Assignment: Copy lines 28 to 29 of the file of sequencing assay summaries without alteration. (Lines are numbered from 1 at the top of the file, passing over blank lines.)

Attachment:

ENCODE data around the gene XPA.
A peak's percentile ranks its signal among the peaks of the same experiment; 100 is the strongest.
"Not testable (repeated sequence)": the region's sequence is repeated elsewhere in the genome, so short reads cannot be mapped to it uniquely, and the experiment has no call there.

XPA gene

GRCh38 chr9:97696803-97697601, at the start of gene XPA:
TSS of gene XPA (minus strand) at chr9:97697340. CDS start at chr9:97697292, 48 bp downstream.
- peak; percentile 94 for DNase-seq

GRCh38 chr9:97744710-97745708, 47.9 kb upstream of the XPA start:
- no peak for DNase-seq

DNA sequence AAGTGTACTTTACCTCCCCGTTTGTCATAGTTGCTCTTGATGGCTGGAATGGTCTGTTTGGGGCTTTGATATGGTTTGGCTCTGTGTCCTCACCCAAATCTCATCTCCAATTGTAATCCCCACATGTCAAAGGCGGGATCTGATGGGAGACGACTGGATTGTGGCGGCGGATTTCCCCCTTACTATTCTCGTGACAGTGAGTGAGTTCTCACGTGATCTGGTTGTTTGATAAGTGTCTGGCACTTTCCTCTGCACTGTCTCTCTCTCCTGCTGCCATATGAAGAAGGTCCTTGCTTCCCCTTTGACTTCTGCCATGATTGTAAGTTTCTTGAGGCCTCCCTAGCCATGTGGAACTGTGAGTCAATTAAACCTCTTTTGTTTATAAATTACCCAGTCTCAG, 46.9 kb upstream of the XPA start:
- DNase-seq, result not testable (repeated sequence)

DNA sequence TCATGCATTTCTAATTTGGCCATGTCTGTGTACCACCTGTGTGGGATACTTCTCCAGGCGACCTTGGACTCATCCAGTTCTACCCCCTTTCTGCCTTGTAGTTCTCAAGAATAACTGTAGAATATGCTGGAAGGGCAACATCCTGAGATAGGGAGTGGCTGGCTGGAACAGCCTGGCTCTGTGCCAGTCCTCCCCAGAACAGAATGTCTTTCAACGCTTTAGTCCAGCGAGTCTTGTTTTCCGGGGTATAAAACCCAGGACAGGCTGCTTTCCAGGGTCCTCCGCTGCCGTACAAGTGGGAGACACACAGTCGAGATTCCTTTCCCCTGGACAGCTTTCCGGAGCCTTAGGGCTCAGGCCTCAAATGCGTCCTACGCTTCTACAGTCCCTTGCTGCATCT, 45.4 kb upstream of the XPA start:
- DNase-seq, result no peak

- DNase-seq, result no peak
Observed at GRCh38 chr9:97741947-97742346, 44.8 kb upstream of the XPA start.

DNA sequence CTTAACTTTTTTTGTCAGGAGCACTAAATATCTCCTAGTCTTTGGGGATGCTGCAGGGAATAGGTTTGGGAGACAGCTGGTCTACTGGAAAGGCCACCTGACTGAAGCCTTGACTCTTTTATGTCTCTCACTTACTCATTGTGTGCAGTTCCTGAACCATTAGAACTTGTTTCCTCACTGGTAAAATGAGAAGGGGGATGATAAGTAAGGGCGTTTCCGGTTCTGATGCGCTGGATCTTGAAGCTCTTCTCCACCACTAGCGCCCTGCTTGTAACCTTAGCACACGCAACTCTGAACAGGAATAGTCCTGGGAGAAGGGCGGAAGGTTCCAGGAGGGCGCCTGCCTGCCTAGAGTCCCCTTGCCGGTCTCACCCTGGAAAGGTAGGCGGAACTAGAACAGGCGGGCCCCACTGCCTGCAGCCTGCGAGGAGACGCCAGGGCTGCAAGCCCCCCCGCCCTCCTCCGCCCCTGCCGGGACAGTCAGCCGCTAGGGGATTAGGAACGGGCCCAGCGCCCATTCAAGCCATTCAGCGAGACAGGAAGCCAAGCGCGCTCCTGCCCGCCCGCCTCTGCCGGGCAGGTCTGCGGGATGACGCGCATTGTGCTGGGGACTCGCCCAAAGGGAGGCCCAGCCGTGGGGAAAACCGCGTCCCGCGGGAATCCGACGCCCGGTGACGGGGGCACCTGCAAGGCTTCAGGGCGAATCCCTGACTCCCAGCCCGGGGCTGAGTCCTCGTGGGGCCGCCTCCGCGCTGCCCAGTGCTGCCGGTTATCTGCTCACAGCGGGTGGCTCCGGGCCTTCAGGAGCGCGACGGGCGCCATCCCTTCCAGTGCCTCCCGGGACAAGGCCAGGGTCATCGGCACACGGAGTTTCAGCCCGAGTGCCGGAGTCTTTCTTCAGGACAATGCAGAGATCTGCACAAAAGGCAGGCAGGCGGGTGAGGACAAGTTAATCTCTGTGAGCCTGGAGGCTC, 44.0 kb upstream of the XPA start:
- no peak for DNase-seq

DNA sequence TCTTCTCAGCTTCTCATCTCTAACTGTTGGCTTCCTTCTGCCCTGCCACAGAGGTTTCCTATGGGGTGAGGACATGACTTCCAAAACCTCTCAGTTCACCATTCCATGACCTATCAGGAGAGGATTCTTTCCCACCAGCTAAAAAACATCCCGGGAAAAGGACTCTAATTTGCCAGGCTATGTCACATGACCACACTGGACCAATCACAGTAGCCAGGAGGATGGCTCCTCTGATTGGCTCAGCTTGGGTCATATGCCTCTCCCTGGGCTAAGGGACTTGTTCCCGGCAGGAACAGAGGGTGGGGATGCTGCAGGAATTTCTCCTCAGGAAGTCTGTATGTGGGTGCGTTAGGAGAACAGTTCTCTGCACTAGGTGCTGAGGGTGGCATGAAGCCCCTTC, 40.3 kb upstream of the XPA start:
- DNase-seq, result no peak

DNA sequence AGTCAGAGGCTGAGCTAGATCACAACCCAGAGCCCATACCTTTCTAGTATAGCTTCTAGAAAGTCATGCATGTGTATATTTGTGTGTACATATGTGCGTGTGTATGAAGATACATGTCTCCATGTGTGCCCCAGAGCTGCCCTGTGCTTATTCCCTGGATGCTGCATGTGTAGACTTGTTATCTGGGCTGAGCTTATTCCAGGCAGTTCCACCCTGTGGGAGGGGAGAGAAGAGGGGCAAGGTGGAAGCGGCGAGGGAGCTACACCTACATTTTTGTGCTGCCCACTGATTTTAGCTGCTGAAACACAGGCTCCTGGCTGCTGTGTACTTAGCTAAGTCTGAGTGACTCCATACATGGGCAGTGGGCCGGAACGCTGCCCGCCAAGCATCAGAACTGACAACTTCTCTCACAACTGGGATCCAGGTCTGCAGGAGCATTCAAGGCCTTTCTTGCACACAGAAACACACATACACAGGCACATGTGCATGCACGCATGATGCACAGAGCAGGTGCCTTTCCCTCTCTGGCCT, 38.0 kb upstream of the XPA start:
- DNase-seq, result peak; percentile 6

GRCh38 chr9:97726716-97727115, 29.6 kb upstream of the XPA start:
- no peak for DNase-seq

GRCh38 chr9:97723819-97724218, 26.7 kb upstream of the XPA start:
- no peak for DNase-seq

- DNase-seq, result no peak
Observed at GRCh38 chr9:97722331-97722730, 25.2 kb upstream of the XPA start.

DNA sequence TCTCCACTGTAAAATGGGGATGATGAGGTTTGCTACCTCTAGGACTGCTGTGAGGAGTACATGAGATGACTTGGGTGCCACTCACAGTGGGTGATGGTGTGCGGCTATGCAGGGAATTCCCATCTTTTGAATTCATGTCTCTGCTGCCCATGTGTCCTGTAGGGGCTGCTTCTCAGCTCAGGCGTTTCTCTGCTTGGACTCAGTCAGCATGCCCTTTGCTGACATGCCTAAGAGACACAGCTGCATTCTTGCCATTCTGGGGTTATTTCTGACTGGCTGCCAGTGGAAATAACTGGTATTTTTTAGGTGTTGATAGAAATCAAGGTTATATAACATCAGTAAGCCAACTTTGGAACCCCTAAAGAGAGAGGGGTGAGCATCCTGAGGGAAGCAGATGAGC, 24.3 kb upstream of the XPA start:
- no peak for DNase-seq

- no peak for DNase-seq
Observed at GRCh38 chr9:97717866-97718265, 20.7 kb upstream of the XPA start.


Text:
DNA sequence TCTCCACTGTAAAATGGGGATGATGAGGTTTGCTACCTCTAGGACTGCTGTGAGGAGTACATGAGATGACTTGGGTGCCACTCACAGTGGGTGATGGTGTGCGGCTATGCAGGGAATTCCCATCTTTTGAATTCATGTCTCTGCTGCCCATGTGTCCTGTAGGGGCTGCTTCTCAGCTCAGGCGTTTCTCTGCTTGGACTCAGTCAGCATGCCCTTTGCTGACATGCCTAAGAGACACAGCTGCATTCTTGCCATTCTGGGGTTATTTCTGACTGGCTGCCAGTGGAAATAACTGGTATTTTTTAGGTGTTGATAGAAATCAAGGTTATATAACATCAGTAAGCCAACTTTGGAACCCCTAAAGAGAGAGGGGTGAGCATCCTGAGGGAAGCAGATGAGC, 24.3 kb upstream of the XPA start:
- no peak for DNase-seq